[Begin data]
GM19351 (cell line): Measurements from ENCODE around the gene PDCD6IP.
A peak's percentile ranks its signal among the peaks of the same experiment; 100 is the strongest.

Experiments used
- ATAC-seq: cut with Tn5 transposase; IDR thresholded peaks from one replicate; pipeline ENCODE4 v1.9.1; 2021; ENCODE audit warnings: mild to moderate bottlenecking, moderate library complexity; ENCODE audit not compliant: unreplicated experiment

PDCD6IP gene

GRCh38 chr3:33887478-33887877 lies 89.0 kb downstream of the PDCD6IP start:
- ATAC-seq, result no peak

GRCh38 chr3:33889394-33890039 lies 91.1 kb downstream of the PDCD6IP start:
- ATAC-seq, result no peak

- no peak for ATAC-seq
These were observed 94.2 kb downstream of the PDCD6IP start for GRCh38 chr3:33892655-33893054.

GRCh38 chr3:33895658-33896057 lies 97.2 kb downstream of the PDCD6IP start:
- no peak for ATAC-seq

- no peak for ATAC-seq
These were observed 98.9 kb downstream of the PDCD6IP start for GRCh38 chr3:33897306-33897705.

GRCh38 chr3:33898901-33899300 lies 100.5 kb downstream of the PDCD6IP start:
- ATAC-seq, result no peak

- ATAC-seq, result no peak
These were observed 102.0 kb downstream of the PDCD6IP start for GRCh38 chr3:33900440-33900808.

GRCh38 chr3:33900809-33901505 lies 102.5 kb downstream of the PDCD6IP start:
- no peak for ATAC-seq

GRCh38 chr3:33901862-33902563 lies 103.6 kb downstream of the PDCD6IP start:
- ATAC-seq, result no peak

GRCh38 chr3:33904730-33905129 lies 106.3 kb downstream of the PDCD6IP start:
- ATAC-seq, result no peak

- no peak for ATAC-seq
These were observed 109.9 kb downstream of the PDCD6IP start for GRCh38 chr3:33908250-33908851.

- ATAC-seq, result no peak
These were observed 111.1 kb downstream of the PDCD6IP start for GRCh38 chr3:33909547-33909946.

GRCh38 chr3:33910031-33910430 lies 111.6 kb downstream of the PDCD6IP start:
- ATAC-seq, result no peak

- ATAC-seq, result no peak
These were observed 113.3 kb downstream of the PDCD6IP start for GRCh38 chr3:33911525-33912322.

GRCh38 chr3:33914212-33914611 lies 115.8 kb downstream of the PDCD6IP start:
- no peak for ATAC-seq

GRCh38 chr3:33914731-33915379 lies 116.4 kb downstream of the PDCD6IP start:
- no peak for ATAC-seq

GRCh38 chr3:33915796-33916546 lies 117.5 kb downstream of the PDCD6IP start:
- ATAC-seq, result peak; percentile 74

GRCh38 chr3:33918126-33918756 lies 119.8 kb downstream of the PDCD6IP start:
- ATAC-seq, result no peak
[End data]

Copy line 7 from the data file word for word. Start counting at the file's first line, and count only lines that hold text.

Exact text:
- ATAC-seq, result no peak